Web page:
Spain, Morocco take center stage at Heritage Center

Elena Martinez/Bronx Music Heritage Center

Jose Fernandez on vocals, left, claps alongside Roberto Castellon who plays the guitar (right) while Nelida Tirado dances flamenco, right.

Bronx Rising! series highlights link between two traditions

The music of Morocco and flamenco dancing from Spain converged in the South Bronx on Sept. 19, giving a local audience a rare glimpse of the two intertwined cultures.

Acclaimed flamenco dancer Nelida Tirado, and the Moroccan band, Innov Gnawa, highlighted two musical traditions when they performed together at “Castanet Connections,” the latest in the Bronx Rising! series at the Bronx Heritage Center in Soundview.

For many in the audience, this was their first glimpse of Gnawa, which combines Arabic poetry with traditional North African music and dancing.

“We want them to experience our music and to see what instruments we have,” said band member, Samir Langus. “We have drums. We have sintirs (a three-stringed instrument). We want to show the people what kind of music we have. It’s very old music. And I’m sure they are going to go in trance. They are going to dance.”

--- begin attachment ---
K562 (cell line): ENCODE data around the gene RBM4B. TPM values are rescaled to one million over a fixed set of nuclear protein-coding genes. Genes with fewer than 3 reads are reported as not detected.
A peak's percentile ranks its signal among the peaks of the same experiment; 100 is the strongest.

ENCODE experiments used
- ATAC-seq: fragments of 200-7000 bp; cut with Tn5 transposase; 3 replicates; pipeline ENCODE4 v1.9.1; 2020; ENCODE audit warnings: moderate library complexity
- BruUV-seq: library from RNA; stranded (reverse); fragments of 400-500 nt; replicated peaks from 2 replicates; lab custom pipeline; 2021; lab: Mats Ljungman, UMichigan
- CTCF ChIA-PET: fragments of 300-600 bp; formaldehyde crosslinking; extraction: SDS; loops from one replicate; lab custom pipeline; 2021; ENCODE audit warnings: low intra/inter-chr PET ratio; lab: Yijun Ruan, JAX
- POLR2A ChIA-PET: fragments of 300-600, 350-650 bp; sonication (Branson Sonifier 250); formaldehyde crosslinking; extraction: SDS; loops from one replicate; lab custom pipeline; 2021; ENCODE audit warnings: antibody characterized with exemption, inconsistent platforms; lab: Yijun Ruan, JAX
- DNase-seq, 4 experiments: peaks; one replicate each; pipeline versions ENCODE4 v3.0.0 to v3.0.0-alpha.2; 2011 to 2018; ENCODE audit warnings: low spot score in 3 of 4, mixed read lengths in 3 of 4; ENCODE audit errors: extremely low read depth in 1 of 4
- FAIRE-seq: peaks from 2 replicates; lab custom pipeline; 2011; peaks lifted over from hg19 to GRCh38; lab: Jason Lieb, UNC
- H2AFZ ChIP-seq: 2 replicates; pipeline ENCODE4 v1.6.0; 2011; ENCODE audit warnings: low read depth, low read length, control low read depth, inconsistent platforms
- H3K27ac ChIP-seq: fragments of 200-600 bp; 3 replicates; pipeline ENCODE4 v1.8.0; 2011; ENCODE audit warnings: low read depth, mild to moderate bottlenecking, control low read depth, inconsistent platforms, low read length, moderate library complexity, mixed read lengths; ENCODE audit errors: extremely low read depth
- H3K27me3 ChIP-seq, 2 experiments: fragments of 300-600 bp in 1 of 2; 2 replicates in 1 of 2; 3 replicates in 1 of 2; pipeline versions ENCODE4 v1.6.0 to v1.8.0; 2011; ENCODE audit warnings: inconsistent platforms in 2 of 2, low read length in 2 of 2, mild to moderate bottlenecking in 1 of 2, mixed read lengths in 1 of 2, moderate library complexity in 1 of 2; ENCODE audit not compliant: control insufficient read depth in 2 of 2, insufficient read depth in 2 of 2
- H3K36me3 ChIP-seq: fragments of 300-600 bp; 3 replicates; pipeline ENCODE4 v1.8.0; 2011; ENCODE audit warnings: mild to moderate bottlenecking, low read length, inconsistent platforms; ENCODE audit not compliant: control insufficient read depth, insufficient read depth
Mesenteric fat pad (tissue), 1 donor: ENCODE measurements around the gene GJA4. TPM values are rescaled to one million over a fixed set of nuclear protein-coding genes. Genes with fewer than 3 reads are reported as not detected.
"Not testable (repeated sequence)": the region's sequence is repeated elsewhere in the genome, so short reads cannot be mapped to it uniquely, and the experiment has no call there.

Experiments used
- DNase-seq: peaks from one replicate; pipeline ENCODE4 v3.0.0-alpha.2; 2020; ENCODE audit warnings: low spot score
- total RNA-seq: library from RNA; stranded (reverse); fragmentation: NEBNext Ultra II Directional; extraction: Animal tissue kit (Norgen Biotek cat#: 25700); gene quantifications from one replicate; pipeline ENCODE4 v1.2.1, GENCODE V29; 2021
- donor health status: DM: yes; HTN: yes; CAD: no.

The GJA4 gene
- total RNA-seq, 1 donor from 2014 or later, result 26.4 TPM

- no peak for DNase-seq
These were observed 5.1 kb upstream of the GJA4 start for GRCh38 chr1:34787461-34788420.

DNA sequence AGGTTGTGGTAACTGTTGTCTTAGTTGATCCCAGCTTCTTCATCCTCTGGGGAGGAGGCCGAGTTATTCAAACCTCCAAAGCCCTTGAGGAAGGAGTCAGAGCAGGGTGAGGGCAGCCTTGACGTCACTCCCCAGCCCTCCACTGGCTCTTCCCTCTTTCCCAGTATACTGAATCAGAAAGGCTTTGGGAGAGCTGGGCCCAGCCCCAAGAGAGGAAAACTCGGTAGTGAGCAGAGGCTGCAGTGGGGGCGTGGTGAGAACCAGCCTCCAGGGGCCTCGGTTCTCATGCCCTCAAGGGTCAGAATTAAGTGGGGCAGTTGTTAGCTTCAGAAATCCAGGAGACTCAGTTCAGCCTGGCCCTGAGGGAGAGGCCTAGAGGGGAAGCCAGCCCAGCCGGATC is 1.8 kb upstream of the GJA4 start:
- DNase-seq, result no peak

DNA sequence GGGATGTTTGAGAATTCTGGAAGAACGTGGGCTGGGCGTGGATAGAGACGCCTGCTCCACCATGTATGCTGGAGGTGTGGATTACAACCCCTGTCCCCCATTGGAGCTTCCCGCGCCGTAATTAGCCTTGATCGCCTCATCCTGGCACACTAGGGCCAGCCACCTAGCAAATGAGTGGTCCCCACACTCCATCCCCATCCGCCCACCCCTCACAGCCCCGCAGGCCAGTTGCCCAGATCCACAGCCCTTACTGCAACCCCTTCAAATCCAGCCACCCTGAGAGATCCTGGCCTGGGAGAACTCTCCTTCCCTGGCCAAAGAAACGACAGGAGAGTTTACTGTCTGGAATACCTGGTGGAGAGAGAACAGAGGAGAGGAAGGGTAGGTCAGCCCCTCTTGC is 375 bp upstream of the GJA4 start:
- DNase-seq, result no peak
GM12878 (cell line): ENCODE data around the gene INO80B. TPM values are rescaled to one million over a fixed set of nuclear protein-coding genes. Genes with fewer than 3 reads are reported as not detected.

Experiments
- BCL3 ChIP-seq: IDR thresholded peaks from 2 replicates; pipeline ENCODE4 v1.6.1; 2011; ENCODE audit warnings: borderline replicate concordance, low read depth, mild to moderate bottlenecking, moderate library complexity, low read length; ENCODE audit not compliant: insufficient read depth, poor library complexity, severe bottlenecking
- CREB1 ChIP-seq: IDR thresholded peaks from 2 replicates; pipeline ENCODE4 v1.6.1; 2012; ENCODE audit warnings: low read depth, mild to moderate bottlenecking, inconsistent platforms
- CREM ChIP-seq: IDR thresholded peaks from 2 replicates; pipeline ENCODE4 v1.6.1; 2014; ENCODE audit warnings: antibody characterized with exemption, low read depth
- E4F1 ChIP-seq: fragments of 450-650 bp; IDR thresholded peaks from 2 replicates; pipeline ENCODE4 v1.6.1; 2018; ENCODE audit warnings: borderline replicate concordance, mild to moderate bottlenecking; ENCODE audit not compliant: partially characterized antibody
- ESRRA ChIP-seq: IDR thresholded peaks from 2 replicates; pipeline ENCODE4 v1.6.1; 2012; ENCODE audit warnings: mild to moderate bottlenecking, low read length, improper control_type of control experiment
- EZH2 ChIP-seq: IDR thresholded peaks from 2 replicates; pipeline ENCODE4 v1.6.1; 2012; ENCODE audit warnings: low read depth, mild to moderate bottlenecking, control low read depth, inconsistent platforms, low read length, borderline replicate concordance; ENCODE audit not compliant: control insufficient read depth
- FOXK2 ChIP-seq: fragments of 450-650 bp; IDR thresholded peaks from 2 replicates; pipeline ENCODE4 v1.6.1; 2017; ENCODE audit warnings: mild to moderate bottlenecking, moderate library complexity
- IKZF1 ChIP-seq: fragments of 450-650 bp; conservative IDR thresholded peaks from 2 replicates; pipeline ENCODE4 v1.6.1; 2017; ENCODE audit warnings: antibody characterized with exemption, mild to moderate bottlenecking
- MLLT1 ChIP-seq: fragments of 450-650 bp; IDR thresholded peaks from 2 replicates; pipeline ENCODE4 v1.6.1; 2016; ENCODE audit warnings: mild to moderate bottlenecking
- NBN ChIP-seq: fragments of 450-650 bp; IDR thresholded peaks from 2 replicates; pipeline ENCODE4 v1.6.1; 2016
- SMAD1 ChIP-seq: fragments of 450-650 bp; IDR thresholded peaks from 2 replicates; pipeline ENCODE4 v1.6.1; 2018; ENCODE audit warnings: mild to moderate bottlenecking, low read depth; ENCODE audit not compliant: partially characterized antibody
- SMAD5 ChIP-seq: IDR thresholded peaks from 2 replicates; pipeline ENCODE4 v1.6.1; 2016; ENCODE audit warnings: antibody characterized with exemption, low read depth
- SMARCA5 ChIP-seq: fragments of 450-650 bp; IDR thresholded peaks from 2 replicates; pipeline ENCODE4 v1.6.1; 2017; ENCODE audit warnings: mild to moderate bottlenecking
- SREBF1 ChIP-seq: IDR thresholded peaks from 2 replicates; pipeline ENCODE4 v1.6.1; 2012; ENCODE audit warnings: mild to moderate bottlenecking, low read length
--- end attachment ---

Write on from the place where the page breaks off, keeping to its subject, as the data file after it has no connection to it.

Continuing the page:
Tirado, who has been dancing since she was six, said the purpose of the international fusion was to strike a chord with Bronx Latinos looking to identify with the Spanish side of their heritage. “I feel like these communities are starving for this type of exposure to things as far as world music and other types of culture, rather than the everyday stuff they see on TV and on the radio.”

“I think for a lot of the older communities there are still people who identify with Spain and the Spanish influence on their countries so there is a certain interest or curiosity, in the culture, she added.

When Tirado addressed the audience before the performance, she said the performance would highlight castanets “because it’s tying into the relationship between Morocco and Spain.”

The link between flamenco and Gnawa dates back to the Middle Ages when the Moors ruled southern Spain, before the Christians pushed them out in the 15th century. The Moors fled toNorth Africa, but the heavy influence they left on the culture of Andalusia is still strongly felt in flamenco music and dance.

Tirado said the South Bronx is eager to benefit from the many cultural offerings Manhattanites have ready access to.

“We are long overdue for a lot of variety, and it’s nice to be able to do that when you’re in your own backyard,” she said.

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